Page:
Earlier this month, before the Coronavirus stopped us from traveling beyond the comforts of home, I traveled to Honolulu, HI on a business trip. Arriving on a weekend, I had made advance plans to visit the Pearl Harbor National Memorial, a place of great historic and national significance.
The final resting place of 1,102 of the 1,177 sailors and Marines killed on USS Arizona during the Japanese surprise attack on Pearl Harbor on December 7, 1941, the Pearl Harbor National Memorial is a place you should make time to visit while on Oahu.
In advance of your trip, visit recreation.gov to secure a limited number of guaranteed free tickets available for the day of your visit. I consulted this site approximately two months in advance of my arrival date and found myself out of luck.
A range of tours and ticket packages are listed on the official memorial website (honestly, I found this a bit confusing) and I selected the USS Arizona Memorial and Narrated Headset tour for $7.50 as this was listed as the “most popular” tour and at two hours seemed like a sufficient amount of time for the experience.
In researching this story after-the-fact, I now realize the bulk of this cost was for headsets as part of the “self-narrated” component and we could have still visited the site and taken the shuttle-boat out to the USS memorial for as little as $1. No matter, $7.50/ticket is a small price to pay for the upkeep of the grounds, utilities, salaries, etc.
Reserving two tickets for the 3pm tour, we arrived at 2:45, which left just enough time to sort out checking my purse at the “oversize bag” kiosk for an additional $5. If you have a backpack, camera bag, diaper bag, or anything larger than a small wallet or cell phone, you’ll need to return to your car or join me in this surprise additional expense.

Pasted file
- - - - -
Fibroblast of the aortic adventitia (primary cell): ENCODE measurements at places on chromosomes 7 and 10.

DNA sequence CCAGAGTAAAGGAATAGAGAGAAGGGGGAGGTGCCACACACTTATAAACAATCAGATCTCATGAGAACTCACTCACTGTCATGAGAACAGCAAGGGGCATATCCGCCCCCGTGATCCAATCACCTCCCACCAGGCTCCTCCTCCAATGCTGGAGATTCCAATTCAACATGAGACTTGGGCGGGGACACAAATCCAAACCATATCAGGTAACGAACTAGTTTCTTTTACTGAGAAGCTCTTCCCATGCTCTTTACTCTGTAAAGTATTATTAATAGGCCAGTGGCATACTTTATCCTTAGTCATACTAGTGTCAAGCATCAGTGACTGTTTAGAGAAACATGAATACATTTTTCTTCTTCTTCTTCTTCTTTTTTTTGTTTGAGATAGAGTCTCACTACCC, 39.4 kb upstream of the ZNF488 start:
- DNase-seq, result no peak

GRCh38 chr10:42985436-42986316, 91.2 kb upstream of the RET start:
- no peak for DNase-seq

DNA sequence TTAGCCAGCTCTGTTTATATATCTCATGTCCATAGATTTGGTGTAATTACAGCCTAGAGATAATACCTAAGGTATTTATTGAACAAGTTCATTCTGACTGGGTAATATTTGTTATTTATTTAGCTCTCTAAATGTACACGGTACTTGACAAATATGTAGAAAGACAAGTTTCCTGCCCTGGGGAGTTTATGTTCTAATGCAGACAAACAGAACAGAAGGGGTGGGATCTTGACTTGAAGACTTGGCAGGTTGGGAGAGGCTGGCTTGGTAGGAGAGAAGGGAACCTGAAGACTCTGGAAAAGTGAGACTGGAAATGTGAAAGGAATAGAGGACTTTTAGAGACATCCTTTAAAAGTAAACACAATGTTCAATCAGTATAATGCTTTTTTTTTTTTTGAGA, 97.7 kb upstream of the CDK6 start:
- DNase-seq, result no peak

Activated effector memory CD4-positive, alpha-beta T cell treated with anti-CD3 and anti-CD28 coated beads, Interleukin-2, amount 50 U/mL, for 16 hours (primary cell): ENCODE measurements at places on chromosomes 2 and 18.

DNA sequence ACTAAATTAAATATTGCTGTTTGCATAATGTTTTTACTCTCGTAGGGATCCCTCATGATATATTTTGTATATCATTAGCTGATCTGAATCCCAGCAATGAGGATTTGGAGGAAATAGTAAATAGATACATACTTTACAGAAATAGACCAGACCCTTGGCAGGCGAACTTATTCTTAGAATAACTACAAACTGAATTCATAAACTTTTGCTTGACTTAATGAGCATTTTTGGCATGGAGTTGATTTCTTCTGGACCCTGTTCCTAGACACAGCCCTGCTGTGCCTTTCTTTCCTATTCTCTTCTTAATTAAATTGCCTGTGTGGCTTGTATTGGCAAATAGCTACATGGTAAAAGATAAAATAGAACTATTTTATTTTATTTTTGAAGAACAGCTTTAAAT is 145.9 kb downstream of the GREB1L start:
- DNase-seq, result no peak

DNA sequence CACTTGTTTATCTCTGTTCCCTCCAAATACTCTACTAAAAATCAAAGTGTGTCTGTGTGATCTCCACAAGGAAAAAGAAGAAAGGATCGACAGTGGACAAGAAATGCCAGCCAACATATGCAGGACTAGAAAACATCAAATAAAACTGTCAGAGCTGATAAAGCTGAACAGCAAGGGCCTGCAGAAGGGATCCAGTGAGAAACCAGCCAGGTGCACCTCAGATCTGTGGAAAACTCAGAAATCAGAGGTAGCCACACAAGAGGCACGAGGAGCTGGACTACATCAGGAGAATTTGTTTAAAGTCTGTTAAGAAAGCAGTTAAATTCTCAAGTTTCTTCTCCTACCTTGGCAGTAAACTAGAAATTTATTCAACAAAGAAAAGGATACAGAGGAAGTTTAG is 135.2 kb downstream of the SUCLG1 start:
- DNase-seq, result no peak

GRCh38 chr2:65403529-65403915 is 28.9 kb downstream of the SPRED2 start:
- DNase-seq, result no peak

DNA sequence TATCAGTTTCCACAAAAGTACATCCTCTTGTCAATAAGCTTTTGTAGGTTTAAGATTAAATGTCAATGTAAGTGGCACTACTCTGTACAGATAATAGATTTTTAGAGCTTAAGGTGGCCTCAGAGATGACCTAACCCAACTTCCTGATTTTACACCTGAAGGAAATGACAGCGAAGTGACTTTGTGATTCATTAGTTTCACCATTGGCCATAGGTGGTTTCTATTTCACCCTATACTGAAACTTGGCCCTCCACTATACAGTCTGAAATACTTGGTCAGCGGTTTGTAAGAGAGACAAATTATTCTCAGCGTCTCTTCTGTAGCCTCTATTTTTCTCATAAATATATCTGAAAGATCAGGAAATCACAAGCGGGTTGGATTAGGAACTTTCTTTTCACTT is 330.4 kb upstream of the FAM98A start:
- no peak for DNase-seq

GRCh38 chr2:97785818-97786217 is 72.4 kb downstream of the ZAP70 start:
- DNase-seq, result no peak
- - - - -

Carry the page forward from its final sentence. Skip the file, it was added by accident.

Our “self-guided” tour began in an indoor theater for a viewing of a short documentary summarizing the attack on Pearl Harbor with real footage from the bombing and interviews from citizens and soldiers who survived to recount the event. Exiting in the direction of the 150-passanger shuttle boat out to the USS Arizona, Navy soldiers informed us the water was too choppy to safely dock at the 184-foot-long iconic white memorial structure that straddles the hull of the boat. Sagging in the middle, the memorial represents the “height of American pride before the war, the nation’s sudden depression after the attack and the rise of American power to new heights after the war” (Wikipedia).
After passing the memorial itself, our boat passed the USS Missouri, the last battleship commissioned by the United States. Best remembered as the site of the surrender of the Empire of Japan, which ended World War II. The white awning shown in this photo protects the deck of where Japanese envoys Foreign Minister Mamoru Shigemitsu and General Yoshijiro Umezu signed their names on the Instrument of Surrender in Tokyo Bay on September 2, 1945.
Returning to the island, we spent the remaining portion of our visit exploring the museum, grounds, and giftshop. We would have liked to explore the USS Bowfin naval submarine, but this required an additional ticket fee and we were running close to the 5pm park closing time. That said, it appears the park is nearing completion of a museum expansion dedicated to the USS Bowfin Submarine Musem & Park.
Hopefully everyone is safe and sound and we are able to visit places like the Pearl Harbor National Memorial again soon. For more ideas on how to remain curious about the world, check out this story Vanessa Salvia wrote about virtual travel and free museums.